Stephen Williams holds a BA in creative writing from the University of California Riverside where he won the Chancellor's Performance Award for excellence in fiction. His work has appeared in numerous publications, including Menacing Hedge, Underneath the Juniper Tree, Black Heart, and BLACK&WHITE. Currently, he serves as an editor for Rind Literary Magazine. He lives in a small desert town where the only thing to do for fun is catch rattlesnakes.
Bridge of Air, Bridge of Silk
I come from a village of basket weavers. Wicker to wool, bamboo to bark—if it was meant to hold something, we could craft it. From the time you develop crawling calluses on your palms, your apprenticeship begins, and soon you have calluses on your fingers as well. This is the life we were born into. This is the life most of us wanted.
For a while, the village flourished. Kings would travel over jagged mountaintops to claim one of our prized baskets. The gold was great, but soon a plague cast a shadow through our homes. We were devastated; none of us had healing experience. After all, we were experts on mending bowls and basins—not bodies.
I was tired of watching people die, so I concocted a plan. When I came of age, I’d go to school, learn to be a doctor, then return to save my friends and family. The village elders gave me their blessing and I set off.
Other than being content in our simple lives, the reason why not many people leave our community is the Bridge of Air. The village sits perched at the top of a stony needle rising hundreds of feet above the valley floor. The only thing that connects us to the mainland is a flimsy rope bridge that twists like dandelion petals on a breezy day. No one knows for sure how many have plummeted over its frayed railings.
Seeing birds pass under my feet made me want to run home and hide under my bed—but that wasn’t an option. If I didn’t go through with this, I’d be returning to a graveyard. I closed my eyes, took a deep breath, and put one foot in front of the other until I was across. Soon, I was on the steps of Amethyst University.
For two long years I studied in dusty, dark classrooms. I learned everything from mixing medicines to pickling parts. With my diploma tucked into a case made from a hollowed-out bone, I began the journey home. It was time to save some lives.
The trip back took no time at all. I’d grown a full eight inches while at the academy; now my lanky strides could cover some serious ground. Also, meeting new people and devouring hundreds of books had made me more courageous. Within a week, I spied the silhouette of my hometown against the horizon.
The last obstacle between me and my destiny wasn’t the one I’d expected. The nightmarish bridge we used to whisper about around campfires was missing. In its place was a bundle of long, gossamer strands. It vibrated like guitar strings and cast faint rainbows in the sunlight. The Bridge of Air had been replaced with a bridge of silk.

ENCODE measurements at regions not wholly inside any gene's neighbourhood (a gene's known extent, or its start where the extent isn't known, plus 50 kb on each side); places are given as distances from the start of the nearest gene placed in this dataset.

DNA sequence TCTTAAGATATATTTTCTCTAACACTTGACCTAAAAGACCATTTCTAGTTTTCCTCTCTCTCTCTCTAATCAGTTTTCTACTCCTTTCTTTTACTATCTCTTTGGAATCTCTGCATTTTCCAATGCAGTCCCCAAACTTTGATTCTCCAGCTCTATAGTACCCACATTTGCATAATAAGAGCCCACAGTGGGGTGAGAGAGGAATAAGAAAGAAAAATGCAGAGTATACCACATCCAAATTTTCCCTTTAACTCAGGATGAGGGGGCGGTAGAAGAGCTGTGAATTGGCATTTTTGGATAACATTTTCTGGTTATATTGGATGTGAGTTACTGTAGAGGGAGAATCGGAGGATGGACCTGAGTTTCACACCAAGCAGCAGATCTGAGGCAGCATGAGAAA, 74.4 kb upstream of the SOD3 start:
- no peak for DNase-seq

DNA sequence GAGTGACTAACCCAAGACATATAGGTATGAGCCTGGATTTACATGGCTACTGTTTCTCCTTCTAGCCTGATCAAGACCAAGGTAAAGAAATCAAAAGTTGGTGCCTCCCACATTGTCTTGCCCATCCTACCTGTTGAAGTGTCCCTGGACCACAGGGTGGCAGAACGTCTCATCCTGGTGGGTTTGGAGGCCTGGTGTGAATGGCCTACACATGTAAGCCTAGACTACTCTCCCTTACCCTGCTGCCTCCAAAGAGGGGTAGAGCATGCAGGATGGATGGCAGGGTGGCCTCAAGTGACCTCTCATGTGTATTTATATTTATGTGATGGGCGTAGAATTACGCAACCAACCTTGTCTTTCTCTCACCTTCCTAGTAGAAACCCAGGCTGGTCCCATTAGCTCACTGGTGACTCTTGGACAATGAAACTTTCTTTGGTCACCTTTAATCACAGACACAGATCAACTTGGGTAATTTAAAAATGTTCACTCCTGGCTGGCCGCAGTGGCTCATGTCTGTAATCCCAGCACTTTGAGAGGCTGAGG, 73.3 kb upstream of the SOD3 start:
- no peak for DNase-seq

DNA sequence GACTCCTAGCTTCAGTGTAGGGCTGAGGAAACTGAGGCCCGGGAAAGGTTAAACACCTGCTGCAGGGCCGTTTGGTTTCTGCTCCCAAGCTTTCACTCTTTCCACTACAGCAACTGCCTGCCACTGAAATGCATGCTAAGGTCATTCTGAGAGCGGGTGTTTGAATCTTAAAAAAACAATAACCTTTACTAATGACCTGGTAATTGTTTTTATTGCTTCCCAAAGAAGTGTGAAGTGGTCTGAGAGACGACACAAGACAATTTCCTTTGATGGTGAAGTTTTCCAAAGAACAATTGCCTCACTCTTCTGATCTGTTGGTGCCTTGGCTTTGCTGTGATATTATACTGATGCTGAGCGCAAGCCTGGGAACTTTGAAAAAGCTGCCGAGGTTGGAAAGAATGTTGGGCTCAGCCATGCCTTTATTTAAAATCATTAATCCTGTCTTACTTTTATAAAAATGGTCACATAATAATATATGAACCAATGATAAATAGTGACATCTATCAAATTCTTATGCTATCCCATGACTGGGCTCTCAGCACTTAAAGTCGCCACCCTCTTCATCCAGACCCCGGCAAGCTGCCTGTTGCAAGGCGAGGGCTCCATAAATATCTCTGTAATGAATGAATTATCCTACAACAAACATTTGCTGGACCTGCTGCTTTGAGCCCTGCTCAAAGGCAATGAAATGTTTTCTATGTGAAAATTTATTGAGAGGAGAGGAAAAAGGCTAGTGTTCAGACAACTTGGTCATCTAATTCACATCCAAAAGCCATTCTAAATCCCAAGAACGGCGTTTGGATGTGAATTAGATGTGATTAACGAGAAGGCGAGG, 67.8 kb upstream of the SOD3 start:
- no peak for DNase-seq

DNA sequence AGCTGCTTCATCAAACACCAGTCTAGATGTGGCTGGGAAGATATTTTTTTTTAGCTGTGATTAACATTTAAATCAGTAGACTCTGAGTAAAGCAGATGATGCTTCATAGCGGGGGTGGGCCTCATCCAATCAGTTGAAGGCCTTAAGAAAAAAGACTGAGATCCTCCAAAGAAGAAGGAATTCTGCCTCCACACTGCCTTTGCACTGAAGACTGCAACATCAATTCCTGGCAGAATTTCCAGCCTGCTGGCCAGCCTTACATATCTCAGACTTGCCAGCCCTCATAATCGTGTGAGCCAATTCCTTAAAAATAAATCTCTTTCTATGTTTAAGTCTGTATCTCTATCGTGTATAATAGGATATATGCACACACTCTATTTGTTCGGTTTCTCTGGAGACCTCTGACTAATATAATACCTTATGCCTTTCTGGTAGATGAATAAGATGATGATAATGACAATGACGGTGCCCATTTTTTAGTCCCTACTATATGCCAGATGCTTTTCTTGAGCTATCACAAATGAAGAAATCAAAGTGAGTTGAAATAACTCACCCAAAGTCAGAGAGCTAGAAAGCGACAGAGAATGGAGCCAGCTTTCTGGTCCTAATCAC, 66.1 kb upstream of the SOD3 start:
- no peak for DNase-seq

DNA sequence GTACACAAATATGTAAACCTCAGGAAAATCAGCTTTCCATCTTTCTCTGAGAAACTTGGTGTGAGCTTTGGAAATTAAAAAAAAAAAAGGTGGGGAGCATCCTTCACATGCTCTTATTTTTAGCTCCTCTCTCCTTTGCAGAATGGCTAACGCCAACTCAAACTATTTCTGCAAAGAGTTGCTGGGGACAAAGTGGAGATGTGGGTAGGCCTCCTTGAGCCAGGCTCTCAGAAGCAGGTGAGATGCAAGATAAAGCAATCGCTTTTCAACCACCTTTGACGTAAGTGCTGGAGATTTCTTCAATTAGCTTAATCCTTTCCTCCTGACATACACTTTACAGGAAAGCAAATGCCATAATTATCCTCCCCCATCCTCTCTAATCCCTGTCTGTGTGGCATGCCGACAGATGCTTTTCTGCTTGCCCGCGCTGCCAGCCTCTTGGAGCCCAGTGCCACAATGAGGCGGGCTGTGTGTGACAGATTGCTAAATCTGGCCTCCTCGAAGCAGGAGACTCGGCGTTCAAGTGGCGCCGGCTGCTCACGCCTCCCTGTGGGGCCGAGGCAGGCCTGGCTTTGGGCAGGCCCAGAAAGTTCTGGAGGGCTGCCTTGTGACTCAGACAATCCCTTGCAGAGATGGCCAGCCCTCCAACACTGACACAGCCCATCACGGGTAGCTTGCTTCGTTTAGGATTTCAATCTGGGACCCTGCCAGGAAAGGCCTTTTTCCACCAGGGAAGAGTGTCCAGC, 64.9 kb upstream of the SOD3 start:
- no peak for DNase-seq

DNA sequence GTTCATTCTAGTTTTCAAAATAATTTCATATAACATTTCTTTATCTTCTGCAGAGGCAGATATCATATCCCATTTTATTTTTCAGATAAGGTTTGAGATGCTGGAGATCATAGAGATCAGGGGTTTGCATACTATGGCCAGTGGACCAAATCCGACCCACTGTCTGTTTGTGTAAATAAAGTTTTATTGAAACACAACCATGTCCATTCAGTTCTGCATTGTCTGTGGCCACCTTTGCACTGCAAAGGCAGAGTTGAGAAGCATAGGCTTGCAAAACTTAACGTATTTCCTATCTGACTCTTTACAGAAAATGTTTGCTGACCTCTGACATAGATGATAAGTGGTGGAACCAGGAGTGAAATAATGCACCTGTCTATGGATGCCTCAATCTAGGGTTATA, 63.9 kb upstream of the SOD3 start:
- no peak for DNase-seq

I stood there for an hour, doubt swimming back into my brain like leeches flooding a pond at nightfall. Even my toes were shaking in the tips of my boots. Simply moving a millimeter out onto this expanse would be a leap of faith.
I flipped around, prepared to enroll in the university’s flying machine program, when a soothing voice sang to me on the wind.
“Don’t give up hope,” it said. “Trust the threads, ride them to your fate.”
My eyes darted from rock to rock, shrub to shrub, trying to find the speaker. Every syllable rolled over my muscles like warm honey. No matter how much I searched, I was alone on the cliff. It must have been an angel.
“What happened to the old bridge?” I replied.
“That deathtrap?” the voice said. “The village elders burned it and crafted this masterpiece instead. It is the finest work ever weaved by the hands of your people.”
There was no denying it; the silk was more beautiful than anything I’d ever learned to spin.
“Will it support me?” I said. “I didn’t trust the old one and it was made of oak. There are whole sections of this one I can see straight through. It would be like tiptoeing across a frozen lake.”
“It will hold, trust me,” the voice continued. “Each fiber is as strong as steel.”
I was almost convinced, but one issue still nipped at the back of my mind.
“How is it I’m having a conversation with the air?” I asked. “Don’t get me wrong, you’re good company—but you don’t have a mouth. It feels awfully funny to be talking to something without a face.”
“Your people obtained such a mastery of their skills they were able to sew words into the very wind to comfort weary travelers,” the voice said. I could hear a smile in its depths.
Maybe I was making a big deal out of nothing. So just like my adventure began, I closed my eyes and placed one foot on the bridge. I realized my mistake immediately. It was sticky, and before I could pull back, I fell face first into the tangled mess. I struggled, but the gluey cords had paralyzed me.
Lying on my stomach, I had a better view of the valley below. What had once been golden fields of sweet grass was now a rotting swamp filled with thousands of bones. A chorus of skulls stared up at me with their jaws spread wide in silent screams.
Eight black legs emerged from a fissure in the cliff. I’d been speaking to a spider the size of a barn. Around its abdomen it wore a thread decorated with human hands. I recognized some of the wedding rings.
“Such a brave girl,” said the spider. “Your heart will be more nourishing than all of the reclusive cowards of your village combined. Don’t be ashamed.”
The compliments felt like a lullaby. I had accomplished some great things, seen more than any of my ancestors. The reward for my courage? Not an itchy, wicker casket—but a coffin of silk dangling in the heavens.